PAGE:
This is the second post of a series about what God is currently teaching me about walking with Him in a hard season. You can read the first post using the link below
- God gives the grace I need for each day, not a one-shot lifetime supply.
- This is the race that God has marked out for me.
At the 2016 Olympics, an already strong rivalry between Chad Le Clos and Michael Phelps erupted. Candid video of trash-talking, air punches, and stewing were aired and replayed before they hopped in the pool to compete in the 200 Butterfly. Phelps ultimately won causing this photo to circulate widely. In it, we see Phelps with his gaze fixed on the finish line and prize while Le Clos’ eyes are instead focused on the person swimming in the next lane.
If someone were to take pictures of me at various points in the race of my life, I’m afraid photos like these would be all too common. More often than I’d like to admit my eyes aren’t fixed on Jesus, they’re fixed on other people around me comparing, judging, looking both up and down for the way my performance and race are better and worse, easier and harder. I’ve done it about big things and small things.
One of the biggest temptations I find myself battling in a hard season is not comparing my set of circumstances with those around me. The morning after getting hard news, I found myself in a conversation with women discussing their own set of challenges related to the thing I desperately want. These situations are hard, in no small part because they feel frequent. In my flesh, I’m tempted to throw my own pity party, compare, and dismiss or even resent the pain of others. In these moments, it is easy to ask, “Why me?” “Why us?” When I wallow in the “why” it often breeds envy, tempts me toward isolation, and leads to even more misery.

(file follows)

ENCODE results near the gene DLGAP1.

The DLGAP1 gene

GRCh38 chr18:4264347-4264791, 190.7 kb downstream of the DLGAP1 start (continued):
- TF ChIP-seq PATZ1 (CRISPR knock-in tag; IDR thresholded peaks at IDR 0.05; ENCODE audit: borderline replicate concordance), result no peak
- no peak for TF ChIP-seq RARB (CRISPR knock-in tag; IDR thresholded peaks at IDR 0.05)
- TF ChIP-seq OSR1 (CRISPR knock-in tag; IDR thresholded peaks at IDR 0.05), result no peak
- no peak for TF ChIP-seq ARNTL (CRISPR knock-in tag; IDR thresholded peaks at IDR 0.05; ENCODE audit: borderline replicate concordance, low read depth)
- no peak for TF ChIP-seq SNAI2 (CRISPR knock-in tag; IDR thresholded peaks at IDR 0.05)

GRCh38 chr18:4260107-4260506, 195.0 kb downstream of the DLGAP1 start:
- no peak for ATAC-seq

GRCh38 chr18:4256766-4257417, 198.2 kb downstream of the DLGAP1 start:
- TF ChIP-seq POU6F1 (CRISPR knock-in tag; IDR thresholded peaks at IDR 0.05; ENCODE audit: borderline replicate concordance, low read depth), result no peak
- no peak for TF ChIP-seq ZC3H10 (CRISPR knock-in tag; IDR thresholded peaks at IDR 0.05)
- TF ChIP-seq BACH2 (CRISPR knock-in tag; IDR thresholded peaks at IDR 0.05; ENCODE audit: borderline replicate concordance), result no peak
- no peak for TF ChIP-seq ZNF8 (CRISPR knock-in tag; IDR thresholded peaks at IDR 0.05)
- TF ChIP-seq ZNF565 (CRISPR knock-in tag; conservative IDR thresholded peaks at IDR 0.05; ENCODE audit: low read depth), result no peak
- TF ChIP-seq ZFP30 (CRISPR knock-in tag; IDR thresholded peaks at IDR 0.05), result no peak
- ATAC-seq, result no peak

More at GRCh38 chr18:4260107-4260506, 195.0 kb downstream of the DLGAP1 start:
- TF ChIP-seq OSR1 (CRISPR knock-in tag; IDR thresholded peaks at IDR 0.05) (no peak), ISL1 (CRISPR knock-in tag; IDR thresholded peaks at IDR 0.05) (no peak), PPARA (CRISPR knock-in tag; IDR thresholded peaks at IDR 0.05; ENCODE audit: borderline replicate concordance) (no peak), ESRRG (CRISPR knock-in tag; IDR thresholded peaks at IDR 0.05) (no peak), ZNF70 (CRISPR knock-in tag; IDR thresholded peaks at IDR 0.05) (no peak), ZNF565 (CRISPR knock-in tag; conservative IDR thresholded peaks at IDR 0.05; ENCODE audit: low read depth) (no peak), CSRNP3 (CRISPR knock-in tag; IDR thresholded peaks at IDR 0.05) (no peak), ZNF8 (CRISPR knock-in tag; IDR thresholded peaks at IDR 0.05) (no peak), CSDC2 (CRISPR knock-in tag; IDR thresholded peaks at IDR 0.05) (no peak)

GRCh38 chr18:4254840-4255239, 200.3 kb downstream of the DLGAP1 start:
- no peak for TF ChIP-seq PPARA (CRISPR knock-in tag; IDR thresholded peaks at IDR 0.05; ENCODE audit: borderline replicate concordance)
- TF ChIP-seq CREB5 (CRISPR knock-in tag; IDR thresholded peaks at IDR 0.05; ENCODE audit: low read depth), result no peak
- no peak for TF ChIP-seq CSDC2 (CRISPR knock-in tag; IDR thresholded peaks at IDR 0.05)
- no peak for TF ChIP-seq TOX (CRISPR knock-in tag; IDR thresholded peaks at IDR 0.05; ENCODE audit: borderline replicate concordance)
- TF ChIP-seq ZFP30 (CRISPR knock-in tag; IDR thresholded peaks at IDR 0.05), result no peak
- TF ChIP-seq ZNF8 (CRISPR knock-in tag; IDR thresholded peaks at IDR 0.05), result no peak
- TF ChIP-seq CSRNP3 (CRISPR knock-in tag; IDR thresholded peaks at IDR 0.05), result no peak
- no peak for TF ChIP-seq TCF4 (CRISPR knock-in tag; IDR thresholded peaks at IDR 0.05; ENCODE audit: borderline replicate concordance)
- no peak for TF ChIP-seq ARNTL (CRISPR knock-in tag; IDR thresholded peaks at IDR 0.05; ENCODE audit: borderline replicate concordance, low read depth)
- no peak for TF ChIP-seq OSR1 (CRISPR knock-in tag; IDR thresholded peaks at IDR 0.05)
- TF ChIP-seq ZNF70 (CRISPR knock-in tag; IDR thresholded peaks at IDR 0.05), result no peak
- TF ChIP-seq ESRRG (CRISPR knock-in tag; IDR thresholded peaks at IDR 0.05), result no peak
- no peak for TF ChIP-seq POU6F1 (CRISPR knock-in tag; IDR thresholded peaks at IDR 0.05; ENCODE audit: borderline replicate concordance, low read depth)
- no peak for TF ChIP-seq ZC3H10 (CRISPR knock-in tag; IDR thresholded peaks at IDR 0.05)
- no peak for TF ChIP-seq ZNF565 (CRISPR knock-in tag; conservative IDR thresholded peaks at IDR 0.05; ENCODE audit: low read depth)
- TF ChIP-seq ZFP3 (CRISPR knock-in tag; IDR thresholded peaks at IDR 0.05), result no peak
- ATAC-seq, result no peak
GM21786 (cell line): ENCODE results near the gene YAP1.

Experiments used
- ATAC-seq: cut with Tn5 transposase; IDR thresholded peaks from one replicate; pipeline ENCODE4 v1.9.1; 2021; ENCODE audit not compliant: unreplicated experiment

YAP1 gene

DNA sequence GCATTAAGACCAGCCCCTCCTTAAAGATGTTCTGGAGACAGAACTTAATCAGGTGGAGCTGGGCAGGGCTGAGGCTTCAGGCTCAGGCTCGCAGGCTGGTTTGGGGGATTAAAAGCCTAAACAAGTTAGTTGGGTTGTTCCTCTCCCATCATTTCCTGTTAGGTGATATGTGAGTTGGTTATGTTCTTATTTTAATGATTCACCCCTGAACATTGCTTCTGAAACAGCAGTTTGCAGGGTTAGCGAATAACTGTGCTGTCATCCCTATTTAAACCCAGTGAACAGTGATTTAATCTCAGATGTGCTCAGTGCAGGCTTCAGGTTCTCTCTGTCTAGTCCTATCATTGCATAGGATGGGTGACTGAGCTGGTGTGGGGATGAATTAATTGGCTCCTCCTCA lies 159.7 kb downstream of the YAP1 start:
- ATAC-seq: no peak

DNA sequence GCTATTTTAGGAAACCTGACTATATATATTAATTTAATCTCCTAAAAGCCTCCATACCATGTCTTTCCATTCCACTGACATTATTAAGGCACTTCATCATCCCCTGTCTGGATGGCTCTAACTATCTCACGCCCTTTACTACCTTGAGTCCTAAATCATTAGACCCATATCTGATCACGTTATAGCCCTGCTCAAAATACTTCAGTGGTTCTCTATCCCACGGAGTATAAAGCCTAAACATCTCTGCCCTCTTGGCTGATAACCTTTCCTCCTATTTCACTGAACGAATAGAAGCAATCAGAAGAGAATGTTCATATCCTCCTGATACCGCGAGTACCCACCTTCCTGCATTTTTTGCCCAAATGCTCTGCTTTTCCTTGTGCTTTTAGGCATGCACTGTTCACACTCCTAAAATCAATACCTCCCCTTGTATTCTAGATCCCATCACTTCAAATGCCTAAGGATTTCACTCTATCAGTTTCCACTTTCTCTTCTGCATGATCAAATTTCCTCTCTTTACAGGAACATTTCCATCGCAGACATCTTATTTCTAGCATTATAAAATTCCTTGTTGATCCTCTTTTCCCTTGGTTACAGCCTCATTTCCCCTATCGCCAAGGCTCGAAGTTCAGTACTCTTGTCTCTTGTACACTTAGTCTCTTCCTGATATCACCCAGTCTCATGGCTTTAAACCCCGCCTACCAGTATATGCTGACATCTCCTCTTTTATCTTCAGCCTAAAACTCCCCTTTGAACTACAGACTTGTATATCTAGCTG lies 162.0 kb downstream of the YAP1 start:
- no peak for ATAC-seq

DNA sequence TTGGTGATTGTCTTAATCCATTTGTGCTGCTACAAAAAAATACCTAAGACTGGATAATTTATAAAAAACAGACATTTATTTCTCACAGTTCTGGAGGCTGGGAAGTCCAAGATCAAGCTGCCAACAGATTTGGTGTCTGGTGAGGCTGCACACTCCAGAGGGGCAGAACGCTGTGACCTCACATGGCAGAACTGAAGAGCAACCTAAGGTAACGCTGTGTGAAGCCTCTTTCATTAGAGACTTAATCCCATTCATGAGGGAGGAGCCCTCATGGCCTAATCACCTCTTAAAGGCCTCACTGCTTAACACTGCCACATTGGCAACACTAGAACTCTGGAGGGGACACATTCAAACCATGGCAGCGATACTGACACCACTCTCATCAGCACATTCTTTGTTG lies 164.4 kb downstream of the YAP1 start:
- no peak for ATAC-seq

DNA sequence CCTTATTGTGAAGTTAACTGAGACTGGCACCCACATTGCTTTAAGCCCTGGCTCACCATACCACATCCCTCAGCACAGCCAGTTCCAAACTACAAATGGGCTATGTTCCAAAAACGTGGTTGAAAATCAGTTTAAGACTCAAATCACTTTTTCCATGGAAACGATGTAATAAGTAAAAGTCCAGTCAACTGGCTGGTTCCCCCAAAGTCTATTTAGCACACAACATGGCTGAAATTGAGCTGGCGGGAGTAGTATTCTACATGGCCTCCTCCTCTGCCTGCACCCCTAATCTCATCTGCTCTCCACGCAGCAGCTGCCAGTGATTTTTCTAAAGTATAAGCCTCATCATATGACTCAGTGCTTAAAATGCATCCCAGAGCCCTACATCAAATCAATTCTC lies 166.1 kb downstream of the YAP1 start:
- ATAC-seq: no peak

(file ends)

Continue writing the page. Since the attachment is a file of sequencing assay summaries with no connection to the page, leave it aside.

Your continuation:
Perhaps you can relate? Peter certainly could. A quick scan of the Gospels turns up more than one argument about “Who is the greatest.” In John 21, we find Jesus restoring Peter after his denial. Immediately after we hear Jesus describe the difficult way that Peter will glorify God at the end of his race. Like Chad Le Clos and I, Peter’s responds by looking over at the next “lane,”
Peter turned and saw that the disciple whom Jesus loved was following them…When Peter saw him, he asked, “Lord, what about him?” John 21: 20-21
What about him? What about her? What about them?
Jesus’ response to Peter is the same one he offers to us today, “If I want him to remain alive until I return, what is that to you? You must follow me.”
Ray Ortlund recently tweeted, “Suffering is not meant to get me thinking, ‘Nobody can understand me.’ It’s meant to get me thinking, ‘Now I can understand others.’” It’s extremely hard and requires God’s grace, but even more than relief of my hard circumstance, this is what I want. I don’t want to waste my suffering. I want it to make me more like Jesus, I want to follow him. I want the hard things in my life to give me a tenderness to the pain of others rather than the bitterness comparison brings. I need God’s help to remember that all of us have hard things, that pain isn’t a competition, and that just because circumstances can be markedly different, both can hurt.
When I find myself struggling with conversations that lend themselves to circumstance comparison, “This is the race God has marked out for me.” has become my mantra. Memorizing and replaying the words of Hebrews 12:1-3 has helped me fight this temptation to judge and compare. It has turned into a prayer that God would keep my eyes fixed on Jesus, that He would move my gaze away from the next lane over and onto the greatest prize of all at the end of my race.
Let us throw off everything that hinders and the sin that so easily entangles. And let us run with perseverance the race marked out for us, fixing our eyes on Jesus, the pioneer and perfecter of faith. For the joy set before him he endured the cross, scorning its shame, and sat down at the right hand of the throne of God. Consider him who endured such opposition from sinners, so that you will not grow weary and lose heart.